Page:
Harry Wolter poses for a picture with the New York Yankees.
Bridging the Two-Way Gap

Bridging the Two-Way Gap: Harry Wolter

Harry Wolter was a fiery gentleman, though not in terms we usually associate with Deadball Era ballplayers. As far as off the field activities were concerned, Wolter played it pretty straight and narrow. However, he did stick up for himself when it came to being paid his actual wages as a ballplayer. This resulted in more than a few unkind words and belaboring of contracts that certainly impacted his career in some fashion. All the same, I’ve got way more appreciation for a guy who fights for his worth than a guy who just rolls over.

That’s not why Wolter is being written about today. Rather, it’s quite obvious that Wolter is getting screen time on this site because of his years spent as a two-way player. The majority of those years were in the minor leagues. He did qualify as a legit two-way player (minimum 10 games at pitcher and 10 games at another position) in one big-league season. By the time he retired from baseball Wolter had put together, if nothing else, quite an interesting resume as a player.

The first year that Wolter took a true crack at the two-way game was in 1906 with the Fresno Raisin Eaters of the Pacific Coast League. That season he pitched in 36 games and played unknown positions in an additional 113 games. Wolter was decent with the bat, slashing .307/?/.381 in 522 at-bats. He displayed good bat-to-ball skills, but 0 home runs and only 19 doubles and 10 triples didn’t light up the power meter. The right-handed hurler started 33 of his 36 games on the mound. In total, he posted an ERA of 3.22 and a WHIP of 1.349 in 287.2 innings pitched. Not the best numbers, but numbers that do lead to more two-way opportunities.

In 1908 Wolter was with the San Jose Prune Pickers of the independent California State League. He pitched in 28 games on the mound and record-wise he was a dominant 25-2. Unfortunately, nothing else is known about his pitching stats that season. The left-handed slugger hit for a .339 average in 283 at-bats spread across 46 games at various unknown positions. Those are the only numbers that were recorded, and they look great at first glance but aren’t anywhere near definitive enough to label his two-way play a success or failure.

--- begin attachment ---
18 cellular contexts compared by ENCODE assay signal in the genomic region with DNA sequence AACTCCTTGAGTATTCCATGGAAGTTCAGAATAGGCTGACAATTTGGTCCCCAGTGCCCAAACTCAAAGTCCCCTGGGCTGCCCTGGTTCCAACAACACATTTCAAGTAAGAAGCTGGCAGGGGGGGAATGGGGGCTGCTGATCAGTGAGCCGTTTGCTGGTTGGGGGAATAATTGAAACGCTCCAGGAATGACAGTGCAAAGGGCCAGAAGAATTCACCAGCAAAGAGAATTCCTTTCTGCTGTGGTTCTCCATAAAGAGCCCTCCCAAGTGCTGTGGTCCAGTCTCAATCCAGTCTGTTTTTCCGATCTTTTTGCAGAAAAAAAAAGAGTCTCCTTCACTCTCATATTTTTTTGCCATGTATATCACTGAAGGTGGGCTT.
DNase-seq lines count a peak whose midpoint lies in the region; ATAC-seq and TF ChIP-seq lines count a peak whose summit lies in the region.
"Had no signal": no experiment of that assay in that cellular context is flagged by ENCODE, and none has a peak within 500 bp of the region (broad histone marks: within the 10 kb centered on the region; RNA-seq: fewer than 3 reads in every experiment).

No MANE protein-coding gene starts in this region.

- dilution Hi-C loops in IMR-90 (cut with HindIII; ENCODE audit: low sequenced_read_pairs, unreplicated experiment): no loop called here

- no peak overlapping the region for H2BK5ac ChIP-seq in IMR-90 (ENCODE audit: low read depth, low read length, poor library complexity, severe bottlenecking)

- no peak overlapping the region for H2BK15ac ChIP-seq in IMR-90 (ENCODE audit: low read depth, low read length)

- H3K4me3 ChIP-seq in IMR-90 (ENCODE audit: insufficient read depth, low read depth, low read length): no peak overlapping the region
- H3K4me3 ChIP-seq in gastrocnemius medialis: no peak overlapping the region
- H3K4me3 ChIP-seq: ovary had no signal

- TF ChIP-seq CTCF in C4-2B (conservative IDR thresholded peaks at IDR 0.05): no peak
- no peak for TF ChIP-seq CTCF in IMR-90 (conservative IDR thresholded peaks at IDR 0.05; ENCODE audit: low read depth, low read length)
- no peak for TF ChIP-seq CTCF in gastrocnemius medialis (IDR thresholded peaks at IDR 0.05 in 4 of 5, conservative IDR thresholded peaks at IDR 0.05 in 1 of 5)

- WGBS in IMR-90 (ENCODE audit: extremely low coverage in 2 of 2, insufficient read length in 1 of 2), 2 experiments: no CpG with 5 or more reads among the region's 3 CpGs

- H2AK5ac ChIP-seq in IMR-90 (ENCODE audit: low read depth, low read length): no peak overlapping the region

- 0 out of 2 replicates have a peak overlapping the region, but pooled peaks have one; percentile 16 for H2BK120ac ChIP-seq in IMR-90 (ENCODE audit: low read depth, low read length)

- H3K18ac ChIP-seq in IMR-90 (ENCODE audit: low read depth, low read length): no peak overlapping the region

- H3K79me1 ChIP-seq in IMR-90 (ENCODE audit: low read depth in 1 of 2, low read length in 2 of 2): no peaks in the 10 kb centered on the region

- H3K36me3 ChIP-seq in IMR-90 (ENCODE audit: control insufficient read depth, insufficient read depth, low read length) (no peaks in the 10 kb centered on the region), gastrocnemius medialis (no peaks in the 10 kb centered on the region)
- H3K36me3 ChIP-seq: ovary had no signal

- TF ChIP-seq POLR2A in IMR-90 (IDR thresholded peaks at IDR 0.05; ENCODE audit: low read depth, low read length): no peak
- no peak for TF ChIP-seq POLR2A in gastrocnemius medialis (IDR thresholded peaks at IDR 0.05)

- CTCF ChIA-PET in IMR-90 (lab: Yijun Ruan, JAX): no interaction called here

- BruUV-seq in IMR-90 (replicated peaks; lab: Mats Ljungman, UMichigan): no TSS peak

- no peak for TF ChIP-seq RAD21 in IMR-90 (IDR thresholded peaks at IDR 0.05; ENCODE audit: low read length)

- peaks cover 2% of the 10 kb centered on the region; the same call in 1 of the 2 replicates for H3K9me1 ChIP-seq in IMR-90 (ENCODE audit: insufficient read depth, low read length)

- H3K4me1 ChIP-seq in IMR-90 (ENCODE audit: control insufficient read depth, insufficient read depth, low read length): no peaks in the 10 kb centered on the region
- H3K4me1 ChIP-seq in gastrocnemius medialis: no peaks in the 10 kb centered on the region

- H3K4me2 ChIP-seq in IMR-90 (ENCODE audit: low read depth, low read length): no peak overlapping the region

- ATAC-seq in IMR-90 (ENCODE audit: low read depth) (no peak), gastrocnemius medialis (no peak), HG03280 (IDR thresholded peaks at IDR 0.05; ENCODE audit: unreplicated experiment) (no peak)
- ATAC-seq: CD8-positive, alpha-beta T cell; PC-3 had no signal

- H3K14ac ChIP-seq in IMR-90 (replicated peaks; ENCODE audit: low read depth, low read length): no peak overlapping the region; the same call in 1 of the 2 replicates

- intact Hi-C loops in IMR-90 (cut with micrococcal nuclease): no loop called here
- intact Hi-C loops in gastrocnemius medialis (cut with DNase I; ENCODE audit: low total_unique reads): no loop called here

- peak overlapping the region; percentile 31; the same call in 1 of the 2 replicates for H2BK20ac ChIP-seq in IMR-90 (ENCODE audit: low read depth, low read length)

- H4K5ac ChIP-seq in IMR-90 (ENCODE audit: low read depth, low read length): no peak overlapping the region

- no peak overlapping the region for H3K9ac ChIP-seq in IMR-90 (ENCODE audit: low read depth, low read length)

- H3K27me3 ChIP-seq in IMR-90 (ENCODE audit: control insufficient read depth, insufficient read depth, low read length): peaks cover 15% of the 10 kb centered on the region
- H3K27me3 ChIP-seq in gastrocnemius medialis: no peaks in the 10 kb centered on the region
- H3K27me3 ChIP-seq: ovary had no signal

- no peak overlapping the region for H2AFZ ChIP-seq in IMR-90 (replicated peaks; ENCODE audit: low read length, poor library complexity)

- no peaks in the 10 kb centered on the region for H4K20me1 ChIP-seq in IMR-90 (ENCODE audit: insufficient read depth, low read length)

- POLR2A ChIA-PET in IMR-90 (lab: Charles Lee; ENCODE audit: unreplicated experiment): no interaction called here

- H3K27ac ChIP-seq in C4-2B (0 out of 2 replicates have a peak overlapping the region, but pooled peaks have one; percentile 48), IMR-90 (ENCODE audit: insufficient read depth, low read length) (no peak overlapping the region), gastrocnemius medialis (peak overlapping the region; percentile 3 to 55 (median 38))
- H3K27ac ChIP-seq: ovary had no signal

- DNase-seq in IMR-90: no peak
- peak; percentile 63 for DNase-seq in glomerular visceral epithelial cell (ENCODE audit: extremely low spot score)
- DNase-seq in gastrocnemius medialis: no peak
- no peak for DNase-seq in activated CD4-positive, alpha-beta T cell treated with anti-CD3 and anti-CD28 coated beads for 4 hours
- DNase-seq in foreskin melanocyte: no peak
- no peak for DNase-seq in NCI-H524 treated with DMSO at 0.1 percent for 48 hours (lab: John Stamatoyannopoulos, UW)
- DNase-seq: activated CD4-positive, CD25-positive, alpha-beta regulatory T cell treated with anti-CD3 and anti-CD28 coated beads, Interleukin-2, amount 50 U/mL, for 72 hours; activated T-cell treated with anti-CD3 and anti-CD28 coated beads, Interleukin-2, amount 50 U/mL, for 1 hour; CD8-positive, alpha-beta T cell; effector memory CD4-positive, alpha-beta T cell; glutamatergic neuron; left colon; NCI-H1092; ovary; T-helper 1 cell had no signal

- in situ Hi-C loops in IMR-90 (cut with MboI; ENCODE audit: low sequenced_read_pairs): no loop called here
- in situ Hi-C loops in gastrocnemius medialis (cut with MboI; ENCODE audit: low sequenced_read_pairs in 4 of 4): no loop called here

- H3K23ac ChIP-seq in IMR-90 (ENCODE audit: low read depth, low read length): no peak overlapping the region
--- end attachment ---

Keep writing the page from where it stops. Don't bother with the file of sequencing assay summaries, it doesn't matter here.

The 1909 season saw Wolter back in affiliated baseball. He spent the 1909 season with the American League’s Boston Red Sox. Wolter pitched in 11 games while he played first base and right field in an additional 11 and 18 games respectively. The Monterey, California native was decent with the bat, slashing .240/.292/.372 for an OPS+ of 107 in 139 plate appearances. The 59.0 innings Wolter spent on the mound were less than stellar. His ERA, 3.51, and FIP, 3.23, weren’t all that bad. However, he had a very high WHIP of 1.627 and a well below average ERA+ of 73. His total rWAR of -0.7 put the icing on the cake of an all-around bad season for Wolter.

It appeared as if Wolter’s two-way years were behind him. Following the 1909 season, he only pitched in 1 game before retiring after the 1920 campaign. Then Wolter came out of retirement to spend his 1927 year with the Logan Collegians of the C-Level Utah-Idaho League. Facing much lesser competition than he had earlier in his career Wolter still struggled as a two-way player with the Collegians. The main culprit were the 17 games he pitched.  An ugly ERA of 7.41 and an even uglier WHIP of 2.009 paled in comparison to him giving up 181 hits in 113.0 innings pitched. Wolter played 11 games at first base and another 15 games at various positions, and good thing he did. With a bat on his shoulders, Wolter put up .294/?/.365 with 1 home run and 6 doubles in 126 at-bats. Again, not the best numbers, but in a season that was a two-way failure at least Wolter was a decent hitter.

Overall Wolter’s career as a two-way player is a mixed bag leaning more towards a net negative. He had one pretty good season, one pretty bad season, one truly awful season, and a season where there’s not enough information to make an accurate assessment. That leaves Wolter as an interesting player, but nothing more than a footnote in two-way player history.

Lead photo courtesy of Unknown – Bain News Service

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Bill Thompson
Father (human/feline/canine), husband, Paramedic, Socialist, writer Internet Baseball Writers Association of America and Off the Bench Baseball; freelance writer at various online and print publications. Member Internet Baseball Writers Association of America & Society for American Baseball Research.

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